The lemony sensation from dried mangoes comes from the presence of limonene and a small number of other terpenes with a citrusy flavor. Limonene in particular activates the cold receptor, which is why the first fleeting sensation is cool — cool receptors turn on quickly and turn off quickly, especially when turned off through activation of warm receptors, including sweet receptors. 

That's why the sensations quickly becomes warm: the "mango" compounds start activating the slow-responding warm receptors, and the flavor becomes intensely mango-y.

Next, what happens when you add dried mango to green tea?

Here's where we run into flavor problems! The process of drying mangoes leads to the production of hexanal and heptanal, and the disappearance of mesifuran. Hexanal and heptanal both activate the cool/cold receptors, while mesifuran is a major contributor to the sweetness and warm flavor of fresh mangoes.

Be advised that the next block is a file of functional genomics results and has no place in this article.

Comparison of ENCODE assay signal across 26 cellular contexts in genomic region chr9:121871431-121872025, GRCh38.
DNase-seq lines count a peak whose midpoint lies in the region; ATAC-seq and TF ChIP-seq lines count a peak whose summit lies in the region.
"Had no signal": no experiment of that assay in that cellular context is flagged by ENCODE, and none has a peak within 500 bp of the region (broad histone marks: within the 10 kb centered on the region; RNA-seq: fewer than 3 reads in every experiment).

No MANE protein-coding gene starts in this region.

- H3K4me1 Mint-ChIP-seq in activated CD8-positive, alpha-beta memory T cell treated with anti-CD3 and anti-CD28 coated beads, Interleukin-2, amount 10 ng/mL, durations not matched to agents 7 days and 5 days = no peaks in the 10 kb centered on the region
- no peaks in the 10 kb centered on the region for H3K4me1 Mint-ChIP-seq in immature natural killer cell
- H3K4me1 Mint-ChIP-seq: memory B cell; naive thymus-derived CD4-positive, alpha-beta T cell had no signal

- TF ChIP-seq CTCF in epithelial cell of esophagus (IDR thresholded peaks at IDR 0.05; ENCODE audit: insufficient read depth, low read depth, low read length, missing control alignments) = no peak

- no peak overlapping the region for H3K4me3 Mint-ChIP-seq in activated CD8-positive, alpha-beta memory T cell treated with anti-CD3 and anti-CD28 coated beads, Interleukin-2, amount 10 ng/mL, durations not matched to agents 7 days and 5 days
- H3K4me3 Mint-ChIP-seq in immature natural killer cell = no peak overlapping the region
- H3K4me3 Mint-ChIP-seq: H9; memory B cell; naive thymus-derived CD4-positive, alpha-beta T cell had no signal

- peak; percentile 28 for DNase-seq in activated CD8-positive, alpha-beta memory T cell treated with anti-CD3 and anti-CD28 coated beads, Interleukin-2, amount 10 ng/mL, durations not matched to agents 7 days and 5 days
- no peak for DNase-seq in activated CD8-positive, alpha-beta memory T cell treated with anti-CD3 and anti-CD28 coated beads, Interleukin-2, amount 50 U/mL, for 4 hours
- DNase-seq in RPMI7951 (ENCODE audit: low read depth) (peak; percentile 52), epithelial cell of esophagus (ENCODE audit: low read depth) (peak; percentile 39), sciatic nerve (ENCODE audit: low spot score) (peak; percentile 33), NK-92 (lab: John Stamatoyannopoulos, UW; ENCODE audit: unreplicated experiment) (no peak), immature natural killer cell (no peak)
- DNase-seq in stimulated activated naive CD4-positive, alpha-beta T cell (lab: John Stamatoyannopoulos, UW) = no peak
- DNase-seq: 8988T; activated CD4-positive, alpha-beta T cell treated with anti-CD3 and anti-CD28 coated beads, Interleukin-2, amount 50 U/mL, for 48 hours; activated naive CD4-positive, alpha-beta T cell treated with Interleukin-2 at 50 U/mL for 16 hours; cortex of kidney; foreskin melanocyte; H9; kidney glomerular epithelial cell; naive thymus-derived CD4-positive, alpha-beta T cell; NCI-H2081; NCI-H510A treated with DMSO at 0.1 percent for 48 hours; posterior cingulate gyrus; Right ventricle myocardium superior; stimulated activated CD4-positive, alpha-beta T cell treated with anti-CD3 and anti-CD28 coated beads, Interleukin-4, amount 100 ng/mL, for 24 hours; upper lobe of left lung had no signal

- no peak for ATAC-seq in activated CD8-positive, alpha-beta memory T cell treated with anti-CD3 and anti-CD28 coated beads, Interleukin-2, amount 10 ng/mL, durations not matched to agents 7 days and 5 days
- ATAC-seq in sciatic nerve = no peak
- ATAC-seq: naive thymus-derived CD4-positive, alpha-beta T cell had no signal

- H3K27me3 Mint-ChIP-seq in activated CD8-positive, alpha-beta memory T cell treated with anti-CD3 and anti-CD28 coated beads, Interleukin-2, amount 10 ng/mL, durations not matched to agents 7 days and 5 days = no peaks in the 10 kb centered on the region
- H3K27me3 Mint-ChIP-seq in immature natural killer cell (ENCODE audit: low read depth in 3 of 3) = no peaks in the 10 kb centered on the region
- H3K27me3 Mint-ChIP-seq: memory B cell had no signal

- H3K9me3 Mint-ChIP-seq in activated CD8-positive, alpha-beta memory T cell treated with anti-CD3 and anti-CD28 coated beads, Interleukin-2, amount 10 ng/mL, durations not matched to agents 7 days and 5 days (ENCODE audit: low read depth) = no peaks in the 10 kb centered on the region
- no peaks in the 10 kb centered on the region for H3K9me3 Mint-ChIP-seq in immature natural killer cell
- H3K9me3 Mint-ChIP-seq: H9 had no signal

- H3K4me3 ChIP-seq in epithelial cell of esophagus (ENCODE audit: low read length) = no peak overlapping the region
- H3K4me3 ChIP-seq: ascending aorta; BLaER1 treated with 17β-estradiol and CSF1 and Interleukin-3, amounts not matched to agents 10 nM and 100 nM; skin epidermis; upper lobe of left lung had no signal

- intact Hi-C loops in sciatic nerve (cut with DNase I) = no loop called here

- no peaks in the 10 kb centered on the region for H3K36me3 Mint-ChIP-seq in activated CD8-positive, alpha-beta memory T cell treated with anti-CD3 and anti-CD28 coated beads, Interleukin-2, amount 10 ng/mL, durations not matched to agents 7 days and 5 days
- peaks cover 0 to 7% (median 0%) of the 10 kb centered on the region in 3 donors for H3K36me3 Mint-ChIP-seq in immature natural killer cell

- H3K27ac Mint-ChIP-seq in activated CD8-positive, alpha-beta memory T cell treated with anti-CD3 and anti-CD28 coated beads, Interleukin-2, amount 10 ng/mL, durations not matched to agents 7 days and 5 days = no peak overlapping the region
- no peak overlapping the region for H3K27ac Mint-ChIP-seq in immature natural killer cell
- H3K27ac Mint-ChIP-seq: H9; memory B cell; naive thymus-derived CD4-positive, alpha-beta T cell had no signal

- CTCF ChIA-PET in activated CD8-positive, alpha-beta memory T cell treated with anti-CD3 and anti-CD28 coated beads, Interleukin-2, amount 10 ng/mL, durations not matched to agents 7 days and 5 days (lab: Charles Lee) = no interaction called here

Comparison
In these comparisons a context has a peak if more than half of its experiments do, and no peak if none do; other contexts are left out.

When dried mango is added to green tea (which itself activates cool/cold receptors) the balance of flavors shifts from warm to cool/cold. As a consequence, the major mango flavor compounds — β-myrcene and 3-methylbutyl butanoate — cannot be sensed => no mango flavor!

At the same time, the cool/cold activating aromas are exaggerated...and heptanal has a smell of dirty socks...

The following chart shows the relative odor activity values (OAVs) of these compounds in fresh and dried mango, according to the data from Bonneau et al.:

Odor activity values of selected compounds in fresh and dried mangoes. Data from Bonneau and her colleagues.*